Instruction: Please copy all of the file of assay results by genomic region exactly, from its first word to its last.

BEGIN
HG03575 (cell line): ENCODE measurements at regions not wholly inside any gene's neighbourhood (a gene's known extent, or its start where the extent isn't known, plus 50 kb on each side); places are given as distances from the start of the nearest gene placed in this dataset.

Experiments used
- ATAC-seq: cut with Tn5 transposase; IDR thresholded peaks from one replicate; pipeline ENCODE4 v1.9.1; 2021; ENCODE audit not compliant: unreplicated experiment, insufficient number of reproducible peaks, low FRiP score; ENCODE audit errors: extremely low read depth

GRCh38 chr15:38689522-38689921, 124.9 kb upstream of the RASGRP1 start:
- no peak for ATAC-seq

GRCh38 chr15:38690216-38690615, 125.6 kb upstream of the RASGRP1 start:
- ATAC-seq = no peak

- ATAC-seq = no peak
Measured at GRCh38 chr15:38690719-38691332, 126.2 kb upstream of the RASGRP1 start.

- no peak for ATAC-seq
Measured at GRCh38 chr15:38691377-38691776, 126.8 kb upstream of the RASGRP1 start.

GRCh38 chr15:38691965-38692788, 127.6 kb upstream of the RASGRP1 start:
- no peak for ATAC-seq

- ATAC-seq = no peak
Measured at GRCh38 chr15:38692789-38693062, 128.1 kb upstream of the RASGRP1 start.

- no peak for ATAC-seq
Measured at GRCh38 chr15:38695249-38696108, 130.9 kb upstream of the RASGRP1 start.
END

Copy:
HG03575 (cell line): ENCODE measurements at regions not wholly inside any gene's neighbourhood (a gene's known extent, or its start where the extent isn't known, plus 50 kb on each side); places are given as distances from the start of the nearest gene placed in this dataset.

Experiments used
- ATAC-seq: cut with Tn5 transposase; IDR thresholded peaks from one replicate; pipeline ENCODE4 v1.9.1; 2021; ENCODE audit not compliant: unreplicated experiment, insufficient number of reproducible peaks, low FRiP score; ENCODE audit errors: extremely low read depth

GRCh38 chr15:38689522-38689921, 124.9 kb upstream of the RASGRP1 start:
- no peak for ATAC-seq

GRCh38 chr15:38690216-38690615, 125.6 kb upstream of the RASGRP1 start:
- ATAC-seq = no peak

- ATAC-seq = no peak
Measured at GRCh38 chr15:38690719-38691332, 126.2 kb upstream of the RASGRP1 start.

- no peak for ATAC-seq
Measured at GRCh38 chr15:38691377-38691776, 126.8 kb upstream of the RASGRP1 start.

GRCh38 chr15:38691965-38692788, 127.6 kb upstream of the RASGRP1 start:
- no peak for ATAC-seq

- ATAC-seq = no peak
Measured at GRCh38 chr15:38692789-38693062, 128.1 kb upstream of the RASGRP1 start.

- no peak for ATAC-seq
Measured at GRCh38 chr15:38695249-38696108, 130.9 kb upstream of the RASGRP1 start.